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Penn National Gaming Inc. Message Board

  • tsterni45 tsterni45 Jun 14, 2011 11:05 AM Flag

    Kasich Casino Report in Ohio

    Report paints rosy profit picture for casino
    Tuesday, June 14, 2011 03:09 AM


    The timing of the report's release - the first business day after Penn National backed out of a deal with Kasich - could further bruise a negotiation process between two sides that aren't talking publicly about each other but are privately grumbling about the other's demands.

    According to the report, which was produced as part of the gambling firm Moelis & Co.'s contract to advise Kasich, Penn National's Hollywood Columbus casino would enjoy a first-year return on investment of about 40 percent even if it paid Ohio a $100 million license fee, twice what is currently required.

    The report also shows that total gambling revenue in Ohio would shoot from about $1.9 billion to as high as $2.7 billion if video slot machines were allowed at race tracks.

    Penn National, which owns two Ohio race tracks and will operate future casinos in Columbus and Toledo, is said to have walked away from a deal with Kasich in part because of the fees associated with video slots.

    On Saturday, Kasich came to terms with Rock Ohio Caesars for multiyear payments on top of the $50million license fee with no tax increases. Sources told The Dispatch that Penn National was offered the same deal and initially accepted but backed away at the final hour.

    Kasich said he would announce the financial terms of his deal with Rock Ohio Caesars, which will operate the Cleveland and Cincinnati casinos, on Wednesday.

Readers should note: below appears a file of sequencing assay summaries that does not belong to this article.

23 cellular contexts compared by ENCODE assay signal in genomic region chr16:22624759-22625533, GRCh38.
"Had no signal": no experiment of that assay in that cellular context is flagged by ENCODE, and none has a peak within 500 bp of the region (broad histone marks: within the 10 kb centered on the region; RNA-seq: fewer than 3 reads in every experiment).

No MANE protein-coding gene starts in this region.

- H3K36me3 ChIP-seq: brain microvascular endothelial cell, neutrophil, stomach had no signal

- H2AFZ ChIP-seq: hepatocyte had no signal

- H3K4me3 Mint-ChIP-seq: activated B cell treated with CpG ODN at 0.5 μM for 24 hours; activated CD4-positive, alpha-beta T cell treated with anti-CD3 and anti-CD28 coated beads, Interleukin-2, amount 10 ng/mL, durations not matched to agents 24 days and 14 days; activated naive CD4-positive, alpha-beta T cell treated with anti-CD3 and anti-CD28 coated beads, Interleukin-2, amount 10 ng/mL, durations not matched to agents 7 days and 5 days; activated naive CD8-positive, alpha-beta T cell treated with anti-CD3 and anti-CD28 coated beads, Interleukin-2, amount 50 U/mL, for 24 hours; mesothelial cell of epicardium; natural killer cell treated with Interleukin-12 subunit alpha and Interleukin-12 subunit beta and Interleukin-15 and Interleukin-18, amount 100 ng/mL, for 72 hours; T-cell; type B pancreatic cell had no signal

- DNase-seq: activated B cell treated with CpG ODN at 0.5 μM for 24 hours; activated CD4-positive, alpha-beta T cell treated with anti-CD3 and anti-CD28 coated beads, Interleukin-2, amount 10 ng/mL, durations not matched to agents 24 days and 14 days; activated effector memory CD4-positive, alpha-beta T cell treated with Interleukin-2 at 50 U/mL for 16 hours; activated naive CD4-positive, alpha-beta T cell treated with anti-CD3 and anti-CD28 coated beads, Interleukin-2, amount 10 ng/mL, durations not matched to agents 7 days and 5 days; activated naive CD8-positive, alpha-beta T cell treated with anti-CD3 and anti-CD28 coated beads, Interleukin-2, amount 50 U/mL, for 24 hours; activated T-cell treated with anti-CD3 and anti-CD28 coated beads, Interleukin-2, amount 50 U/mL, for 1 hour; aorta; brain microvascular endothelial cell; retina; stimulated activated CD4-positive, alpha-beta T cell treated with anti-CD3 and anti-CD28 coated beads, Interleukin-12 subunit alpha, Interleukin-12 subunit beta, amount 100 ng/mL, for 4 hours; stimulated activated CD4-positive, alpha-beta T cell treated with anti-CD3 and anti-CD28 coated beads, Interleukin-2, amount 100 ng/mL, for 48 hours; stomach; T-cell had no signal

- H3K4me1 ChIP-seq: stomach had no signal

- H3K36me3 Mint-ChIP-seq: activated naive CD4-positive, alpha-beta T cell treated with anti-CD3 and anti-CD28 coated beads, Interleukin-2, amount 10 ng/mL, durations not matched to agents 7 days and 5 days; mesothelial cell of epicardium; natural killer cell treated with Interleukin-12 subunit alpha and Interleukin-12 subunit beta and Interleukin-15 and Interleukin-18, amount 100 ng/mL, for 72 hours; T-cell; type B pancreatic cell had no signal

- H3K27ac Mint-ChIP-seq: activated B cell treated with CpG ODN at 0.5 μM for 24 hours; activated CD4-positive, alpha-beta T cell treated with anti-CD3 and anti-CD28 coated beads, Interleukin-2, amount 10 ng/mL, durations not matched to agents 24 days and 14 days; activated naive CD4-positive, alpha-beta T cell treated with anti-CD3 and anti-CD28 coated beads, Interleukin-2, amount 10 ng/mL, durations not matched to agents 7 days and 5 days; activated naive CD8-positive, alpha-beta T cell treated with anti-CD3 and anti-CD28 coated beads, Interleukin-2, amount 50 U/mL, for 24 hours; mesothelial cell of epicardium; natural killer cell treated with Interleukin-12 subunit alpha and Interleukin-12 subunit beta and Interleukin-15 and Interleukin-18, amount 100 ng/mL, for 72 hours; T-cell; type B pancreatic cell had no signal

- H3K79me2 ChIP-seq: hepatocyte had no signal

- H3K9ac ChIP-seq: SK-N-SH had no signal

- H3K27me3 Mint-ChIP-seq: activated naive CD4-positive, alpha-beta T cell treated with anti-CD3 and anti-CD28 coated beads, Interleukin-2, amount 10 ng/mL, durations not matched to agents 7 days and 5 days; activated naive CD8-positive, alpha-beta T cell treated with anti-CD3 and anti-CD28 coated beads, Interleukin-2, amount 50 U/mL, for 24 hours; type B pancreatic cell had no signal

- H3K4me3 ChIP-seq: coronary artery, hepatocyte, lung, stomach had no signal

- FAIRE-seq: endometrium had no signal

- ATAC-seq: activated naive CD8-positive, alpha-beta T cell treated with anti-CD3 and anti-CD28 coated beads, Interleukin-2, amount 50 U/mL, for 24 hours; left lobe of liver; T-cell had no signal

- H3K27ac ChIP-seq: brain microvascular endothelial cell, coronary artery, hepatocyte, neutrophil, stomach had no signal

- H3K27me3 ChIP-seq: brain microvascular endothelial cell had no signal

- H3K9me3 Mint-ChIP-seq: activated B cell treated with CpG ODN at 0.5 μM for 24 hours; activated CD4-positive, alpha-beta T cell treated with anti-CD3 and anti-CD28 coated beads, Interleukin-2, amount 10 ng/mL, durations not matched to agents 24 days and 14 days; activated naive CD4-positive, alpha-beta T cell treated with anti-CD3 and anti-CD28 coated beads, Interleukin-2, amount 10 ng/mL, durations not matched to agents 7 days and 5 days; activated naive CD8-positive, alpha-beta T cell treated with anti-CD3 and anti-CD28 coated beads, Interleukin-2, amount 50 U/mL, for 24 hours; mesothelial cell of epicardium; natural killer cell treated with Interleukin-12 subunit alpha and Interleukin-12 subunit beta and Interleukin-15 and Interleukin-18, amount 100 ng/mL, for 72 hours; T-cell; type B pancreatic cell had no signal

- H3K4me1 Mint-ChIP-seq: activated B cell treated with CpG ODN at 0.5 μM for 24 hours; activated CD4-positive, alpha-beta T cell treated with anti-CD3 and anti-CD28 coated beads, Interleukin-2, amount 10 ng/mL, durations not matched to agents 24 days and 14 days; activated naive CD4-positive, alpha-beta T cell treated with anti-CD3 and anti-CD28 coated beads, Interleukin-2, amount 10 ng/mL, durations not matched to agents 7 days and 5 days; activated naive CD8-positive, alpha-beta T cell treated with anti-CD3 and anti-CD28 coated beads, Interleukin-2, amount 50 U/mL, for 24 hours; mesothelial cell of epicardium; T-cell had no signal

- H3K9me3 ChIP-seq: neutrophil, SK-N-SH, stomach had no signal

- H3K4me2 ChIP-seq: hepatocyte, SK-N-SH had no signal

"I feel very good about where we are," Kasich said yesterday in Hamilton. When asked whether a deal could be reached with Penn National before Wednesday's announcement, the governor said, "It's a long time between now and Wednesday."

    Penn National spokesman Bob Tenenbaum said the company would continue to avoid commenting on the negotiations and also declined to comment on Moelis' report.

    The report, released in response to a Dispatch public-records request dated May 26, does not include any data on Rock Ohio Caesars. Administration officials said Rock's omission from the report was due to its status as a privately held company. Penn National is publicly traded.

    Kasich has said for months that Ohio taxpayers were saddled with a bad deal when they approved a 2009 constitutional amendment allowing casino gambling in the state. It required a $50 million license fee and 33 percent tax on gross gambling revenue for each casino.

    Moelis' report, dated May 24, shows that Ohio's casino license fees are lower than New York's ($380 million), Indiana's ($250 million), Illinois' ($100 million) and Pennsylvania's ($66 million). It also shows that Ohio's 33 percent tax on gross gambling revenue is lower than similar taxes in 10 states.

    Moelis stands to make more than $15 million as Kasich's gambling adviser from additional revenue extracted from casinos through these current negotiations.

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